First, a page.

The luxury goods industry has a long-standing reputation for creating extravagant items and expressing art through craftmanship, but where major brands have fallen short in the past, is where sustainability is considered.
Today’s luxury brands are waking up to the need to change this. The earth shouldn’t suffer because these items exist, and it’s refreshing to see industry players responding by slowly transforming and championing sustainable innovation.
The luxury industry deals with richer margins that can afford to innovate and disrupt, with the potential to pave the way for new technologies that can be scalable and provide solutions for the fast fashion industry – which represents 8-10 percent of global emissions.
Driving improved transparency, accountability, standards and collaboration within the industry is not without challenge. Thankfully, there are organisations supporting the industry on these fronts. Positive Luxury is one of them, certifying organisations with the Butterfly Mark for adapting to the new climate economy and meeting the highest standard of sustainability best practices across ESG+ (Environmental, Social, Governance and Innovation), and working with businesses to champion improvement and innovative practices.
This year, I was honoured to join its judging panel at the Positive Luxury Awards 2023, one of luxury’s leading awards celebrating innovation in sustainability, showcasing businesses that are leading, disrupting and newly emerging, embedding sustainability within their core business model.
Who are the newly founded movers and shakers in the sustainable luxury fashion space?
Nominees were companies with a clear purpose beyond profit and leading the drive for sustainable innovation in luxury. They had exceptionally high credentials and demonstrated how they are providing solutions in line with consumer demands and the need for industry transformation.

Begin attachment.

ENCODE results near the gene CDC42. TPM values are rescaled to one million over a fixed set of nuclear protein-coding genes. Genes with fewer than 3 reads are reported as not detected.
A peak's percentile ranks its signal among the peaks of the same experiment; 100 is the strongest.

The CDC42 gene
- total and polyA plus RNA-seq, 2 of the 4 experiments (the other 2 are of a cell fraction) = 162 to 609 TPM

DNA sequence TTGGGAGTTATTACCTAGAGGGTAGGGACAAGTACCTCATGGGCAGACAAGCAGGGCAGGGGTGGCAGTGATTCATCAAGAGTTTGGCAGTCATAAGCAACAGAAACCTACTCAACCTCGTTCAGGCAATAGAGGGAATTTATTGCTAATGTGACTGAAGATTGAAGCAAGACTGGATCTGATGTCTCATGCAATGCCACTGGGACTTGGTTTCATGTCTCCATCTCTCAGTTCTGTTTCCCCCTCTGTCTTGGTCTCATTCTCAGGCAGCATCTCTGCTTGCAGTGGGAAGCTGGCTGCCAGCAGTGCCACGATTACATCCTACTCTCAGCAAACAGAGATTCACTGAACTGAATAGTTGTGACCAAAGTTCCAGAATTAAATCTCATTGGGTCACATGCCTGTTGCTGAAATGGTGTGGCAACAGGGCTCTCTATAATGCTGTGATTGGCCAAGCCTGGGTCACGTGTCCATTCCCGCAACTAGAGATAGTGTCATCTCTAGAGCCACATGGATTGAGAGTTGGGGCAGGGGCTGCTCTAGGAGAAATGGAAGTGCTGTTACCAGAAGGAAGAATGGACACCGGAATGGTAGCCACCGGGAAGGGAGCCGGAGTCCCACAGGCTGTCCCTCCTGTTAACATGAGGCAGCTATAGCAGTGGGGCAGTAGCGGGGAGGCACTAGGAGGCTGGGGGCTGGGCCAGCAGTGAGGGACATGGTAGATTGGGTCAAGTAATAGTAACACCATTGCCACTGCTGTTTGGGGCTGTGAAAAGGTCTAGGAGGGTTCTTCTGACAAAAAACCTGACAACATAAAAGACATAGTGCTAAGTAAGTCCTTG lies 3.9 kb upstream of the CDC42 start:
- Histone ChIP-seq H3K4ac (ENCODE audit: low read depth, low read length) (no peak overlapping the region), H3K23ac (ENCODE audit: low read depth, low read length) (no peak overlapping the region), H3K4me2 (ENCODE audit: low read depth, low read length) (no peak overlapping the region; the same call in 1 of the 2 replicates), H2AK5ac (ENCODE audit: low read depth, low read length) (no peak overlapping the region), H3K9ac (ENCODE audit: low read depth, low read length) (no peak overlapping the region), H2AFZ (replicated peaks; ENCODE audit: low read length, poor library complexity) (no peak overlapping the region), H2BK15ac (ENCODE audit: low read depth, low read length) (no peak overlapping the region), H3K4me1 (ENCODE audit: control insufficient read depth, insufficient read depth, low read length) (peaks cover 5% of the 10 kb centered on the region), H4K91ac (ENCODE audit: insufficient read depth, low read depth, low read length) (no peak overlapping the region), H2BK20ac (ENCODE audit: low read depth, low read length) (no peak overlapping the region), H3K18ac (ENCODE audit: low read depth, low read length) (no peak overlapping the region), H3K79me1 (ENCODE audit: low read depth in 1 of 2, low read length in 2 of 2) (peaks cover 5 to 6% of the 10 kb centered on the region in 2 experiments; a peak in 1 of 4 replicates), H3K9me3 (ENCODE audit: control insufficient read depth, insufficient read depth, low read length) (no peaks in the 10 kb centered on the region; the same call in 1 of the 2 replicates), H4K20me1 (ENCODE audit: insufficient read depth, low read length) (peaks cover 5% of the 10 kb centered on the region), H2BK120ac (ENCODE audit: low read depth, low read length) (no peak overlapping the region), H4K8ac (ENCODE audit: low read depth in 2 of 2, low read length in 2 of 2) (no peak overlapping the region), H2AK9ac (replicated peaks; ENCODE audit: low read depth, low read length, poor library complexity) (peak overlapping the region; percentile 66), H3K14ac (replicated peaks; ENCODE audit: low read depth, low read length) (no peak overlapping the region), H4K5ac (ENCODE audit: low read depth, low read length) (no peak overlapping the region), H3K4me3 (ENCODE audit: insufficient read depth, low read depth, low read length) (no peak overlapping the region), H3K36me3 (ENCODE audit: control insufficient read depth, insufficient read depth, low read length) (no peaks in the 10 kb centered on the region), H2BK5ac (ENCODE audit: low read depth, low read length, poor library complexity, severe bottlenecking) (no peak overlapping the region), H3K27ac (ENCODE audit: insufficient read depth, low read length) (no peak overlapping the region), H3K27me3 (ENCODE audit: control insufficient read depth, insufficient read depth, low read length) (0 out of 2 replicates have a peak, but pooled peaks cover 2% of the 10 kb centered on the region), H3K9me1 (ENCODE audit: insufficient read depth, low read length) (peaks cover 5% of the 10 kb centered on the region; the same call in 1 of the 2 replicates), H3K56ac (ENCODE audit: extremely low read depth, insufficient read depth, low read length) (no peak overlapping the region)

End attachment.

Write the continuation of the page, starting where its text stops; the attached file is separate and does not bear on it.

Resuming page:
I was inspired by the high calibre of the three Positive Luxury-certified nominees in the Breakthrough Business of the Year category, all of whom are innovating to achieve the highest impact to do good. The panel looked for clear and measurable examples of tangible commitment and impact.
1. Saywood Studio
The winner of the category was Saywood Studio, an inspiring London-based fashion house that demonstrates a unique circular business model.
The company, which launched in 2020, is run by just one person, Harriet Saywood-Bellisario, who collaborates with purpose-led freelance designers to collectively pause the button on fast fashion and produce small collections of quality garments while considering the planet and the people throughout the process.
Harriet’s vision of a successful business is to keep the brand small and unique while ensuring timeless and functional garments are produced sustainably.
She works with local ethical factories that pay well above the living wage with a shared ambition for zero waste, using natural fibres, responsible cellulose, recycled materials and deadstock fabrics wherever possible, with no new cloth produced to reduce water and energy usage.
Saywood focuses on storytelling techniques to strengthen ESG credentials, enabling consumers to feel more connected to the suppliers’ backgrounds and the clothing they purchase.
Harriet also connects with local communities to ensure people have knowledge of and access to sustainable fashion to boost equality and inclusivity in the industry. She also runs workshops to upskill in mending, repairing and utilising waste.
Saywood for Good donates a portion of revenue to three chosen charities, non-profit organisations or NGOs at the end of each year, to shape Saywood’s sustainability goals for people, the planet and the future.
Future plans include reaching farm level with Saywood cotton for a closer connection and implementing a take-back service to recycle and regenerate end-of-life products.
Winning the award was a big turning point for the firm and while it was very proud to receive such an accolade, Saywood isn’t getting complacent. The business continues to strive to fully integrate sustainability throughout all operations, driving better engagement and community-making from its suppliers down to farmer level, right the way through to its consumers.
2. Cult Mia
A recently established independent fashion platform that vets thousands of global designers to unearth indie brands placing sustainability at the heart of their operations, Cult Mia veers away from promoting fast, disposable fashion.
It was refreshing to see a platform like this working with its chosen brands to reach the targets set by the UN’s Sustainable Development Goals (SDGs) and laying out standards in style, ethics, and stories for artisanal designers to adhere to.